To avoid the costs caused by the absence of cleanliness and order, you can introduce a work methodology that was born in Toyota, known as the 5’s, because it’s a five point guideline to keep the workplace in perfect conditions and because each section is represented by a word in Japanese, all of which begin with an S. Let’s see the 5’s applied to golf.
1. Seiri: separate unnecessary elements
“Seiri” means “separate unnecessary elements” in Japanese. The first thing you must do is to identify those things that you need at your workplace, in order to separate those unnecessary and throw away those that are not essential.
In golf, you only need one club for each shot, taking away everything around the ball but the strictly essential. Why shouldn’t we do the same at our workplace? Let’s put everything where it should be to leave room for the best swing possible.
2. Seiton: Place necessary elements
Seiton is a word that means “keep your work tools tidy”, decide where each one should be kept and find a place to store it, label the place assigned and keep that place only for that tool. The more visual the system, the easier to follow.
In golf, you usually carry each object in one specific place of the golf bag. Most golf bags have dividers to keep the clubs arranged by groups or even individually. There is also a pocket for balls, another one for the water, one for personal objects and even one for the scorecard. If you keep everything in place you won’t spend time looking for what you need and also avoid damaging the grip of the clubs.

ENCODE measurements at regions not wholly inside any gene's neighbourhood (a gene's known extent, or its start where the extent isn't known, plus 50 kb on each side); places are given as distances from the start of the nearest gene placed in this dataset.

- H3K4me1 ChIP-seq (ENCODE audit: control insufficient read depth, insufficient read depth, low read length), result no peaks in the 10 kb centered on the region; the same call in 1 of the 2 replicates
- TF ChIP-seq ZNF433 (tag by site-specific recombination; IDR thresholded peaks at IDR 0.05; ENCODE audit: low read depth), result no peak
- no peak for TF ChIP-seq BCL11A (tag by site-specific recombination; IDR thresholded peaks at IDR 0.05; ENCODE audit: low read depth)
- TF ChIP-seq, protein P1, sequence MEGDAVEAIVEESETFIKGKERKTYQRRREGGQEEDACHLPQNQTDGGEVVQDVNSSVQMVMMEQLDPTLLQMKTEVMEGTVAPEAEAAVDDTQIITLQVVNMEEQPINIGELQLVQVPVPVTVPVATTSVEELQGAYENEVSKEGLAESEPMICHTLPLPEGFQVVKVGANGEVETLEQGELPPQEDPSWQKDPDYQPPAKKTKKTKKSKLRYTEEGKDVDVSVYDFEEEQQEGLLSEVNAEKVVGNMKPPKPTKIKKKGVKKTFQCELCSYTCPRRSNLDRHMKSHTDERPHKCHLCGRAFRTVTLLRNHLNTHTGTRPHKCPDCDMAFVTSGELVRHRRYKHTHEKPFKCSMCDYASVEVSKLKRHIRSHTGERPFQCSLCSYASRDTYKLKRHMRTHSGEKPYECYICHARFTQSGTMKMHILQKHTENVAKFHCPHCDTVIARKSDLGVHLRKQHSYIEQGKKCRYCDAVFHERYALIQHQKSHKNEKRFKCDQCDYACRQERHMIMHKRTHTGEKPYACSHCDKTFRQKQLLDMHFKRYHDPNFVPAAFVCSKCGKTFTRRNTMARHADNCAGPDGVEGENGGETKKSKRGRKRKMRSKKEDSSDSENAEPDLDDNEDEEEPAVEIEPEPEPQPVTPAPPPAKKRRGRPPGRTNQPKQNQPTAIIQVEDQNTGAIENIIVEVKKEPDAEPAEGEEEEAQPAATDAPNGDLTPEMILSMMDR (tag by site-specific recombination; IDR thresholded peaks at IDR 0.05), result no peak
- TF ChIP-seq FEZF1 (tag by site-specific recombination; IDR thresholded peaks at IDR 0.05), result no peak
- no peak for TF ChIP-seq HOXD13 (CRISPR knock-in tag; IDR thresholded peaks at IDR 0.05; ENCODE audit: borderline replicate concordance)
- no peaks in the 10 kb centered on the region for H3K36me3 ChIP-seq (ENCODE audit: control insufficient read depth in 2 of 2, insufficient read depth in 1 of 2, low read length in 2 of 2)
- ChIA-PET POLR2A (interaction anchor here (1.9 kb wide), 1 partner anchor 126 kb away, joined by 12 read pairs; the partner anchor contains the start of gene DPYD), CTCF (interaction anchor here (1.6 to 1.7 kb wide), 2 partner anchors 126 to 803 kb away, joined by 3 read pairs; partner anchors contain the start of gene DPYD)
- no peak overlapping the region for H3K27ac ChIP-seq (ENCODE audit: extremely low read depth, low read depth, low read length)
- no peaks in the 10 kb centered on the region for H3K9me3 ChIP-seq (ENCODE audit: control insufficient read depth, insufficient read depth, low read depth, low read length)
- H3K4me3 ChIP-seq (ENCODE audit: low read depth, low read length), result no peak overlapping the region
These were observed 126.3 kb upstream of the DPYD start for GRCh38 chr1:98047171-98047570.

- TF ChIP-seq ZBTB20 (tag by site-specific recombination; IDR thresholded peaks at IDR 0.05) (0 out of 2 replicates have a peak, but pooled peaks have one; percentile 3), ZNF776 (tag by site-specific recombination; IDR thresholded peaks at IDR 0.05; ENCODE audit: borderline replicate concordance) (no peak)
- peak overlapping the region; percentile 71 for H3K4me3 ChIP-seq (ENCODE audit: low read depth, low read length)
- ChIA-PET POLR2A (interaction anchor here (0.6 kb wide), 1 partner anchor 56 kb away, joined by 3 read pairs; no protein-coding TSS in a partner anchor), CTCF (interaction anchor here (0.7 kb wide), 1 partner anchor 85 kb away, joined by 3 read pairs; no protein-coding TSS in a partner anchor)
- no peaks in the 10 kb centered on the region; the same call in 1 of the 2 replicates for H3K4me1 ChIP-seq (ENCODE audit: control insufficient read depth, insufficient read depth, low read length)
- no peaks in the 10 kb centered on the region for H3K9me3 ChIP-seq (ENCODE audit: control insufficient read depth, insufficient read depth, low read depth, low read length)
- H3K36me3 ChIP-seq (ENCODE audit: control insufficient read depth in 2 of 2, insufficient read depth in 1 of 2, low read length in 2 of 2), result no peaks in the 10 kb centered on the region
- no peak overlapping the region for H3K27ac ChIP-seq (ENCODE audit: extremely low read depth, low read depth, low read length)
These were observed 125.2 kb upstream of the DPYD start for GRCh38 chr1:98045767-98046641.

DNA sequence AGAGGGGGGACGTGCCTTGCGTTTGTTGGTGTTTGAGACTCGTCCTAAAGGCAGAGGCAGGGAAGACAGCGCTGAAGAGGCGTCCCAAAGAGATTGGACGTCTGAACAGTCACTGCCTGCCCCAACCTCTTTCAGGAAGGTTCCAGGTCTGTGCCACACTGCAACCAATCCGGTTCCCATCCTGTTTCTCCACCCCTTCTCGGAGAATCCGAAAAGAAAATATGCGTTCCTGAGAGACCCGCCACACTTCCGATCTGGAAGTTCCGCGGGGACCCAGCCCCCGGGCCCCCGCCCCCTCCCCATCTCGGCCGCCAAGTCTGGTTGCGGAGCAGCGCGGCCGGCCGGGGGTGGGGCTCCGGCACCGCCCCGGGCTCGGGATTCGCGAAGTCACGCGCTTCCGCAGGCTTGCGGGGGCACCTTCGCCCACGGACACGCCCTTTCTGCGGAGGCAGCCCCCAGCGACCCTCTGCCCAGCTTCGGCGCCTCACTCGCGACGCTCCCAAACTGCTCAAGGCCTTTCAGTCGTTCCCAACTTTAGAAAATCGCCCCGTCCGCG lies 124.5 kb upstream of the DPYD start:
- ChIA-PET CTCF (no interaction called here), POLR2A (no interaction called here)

3. Seiso: Remove dirtiness
Seiso is a word referred to keeping the workplace clean and tidy. Doing so improves the work environment and helps reduce accidents, mistakes and the time needed to execute each task. You can summarize it in one phrase: “The best way to avoid cleaning is not dirtying up”.
In golf, it’s inevitable to stain a club or the ball in every shot, as there’s grass and soil in the course, but you have to keep the mud away from your clubs for a better performance. You must also keep your shoes clean in order to avoid slipping in the middle of a swing.
4. Seiketsu: Signal anomalies
Seiketsu promotes to avoid clutter and dirtiness through standardization, staff training, visual check and improvement of the cleaning procedures. Signaling anomalies or those things that are not working properly is the way to keep with seiketsu.
Signaling in the golf course is vital for a good performance during the golf round. For example, obstacles are marked with posts of different colors, so the players can identify them easily. Distances to green are also indicated to help figure up the shot to the flag. When there is something unexpected, an anomaly, you can signal it with blue posts or paint, or indicating “ground under repair”.
5. Shitsuke: Keep improving
“Shitsuke” is all about keep improving procedures, and is typical in Toyota’s work methods. In order to do so, you must apply the method described above over and over again. You can always improve, because there are always new needs to meet and problems to solve.
Golf is a sport where you must always be willing to improve. If you don’t, it’s difficult to keep up, as it’s a very challenging game. Besides, that desire to improve is what more satisfactions gives you, and judging by my own experience during more than 30 years of practice, it’s worth it.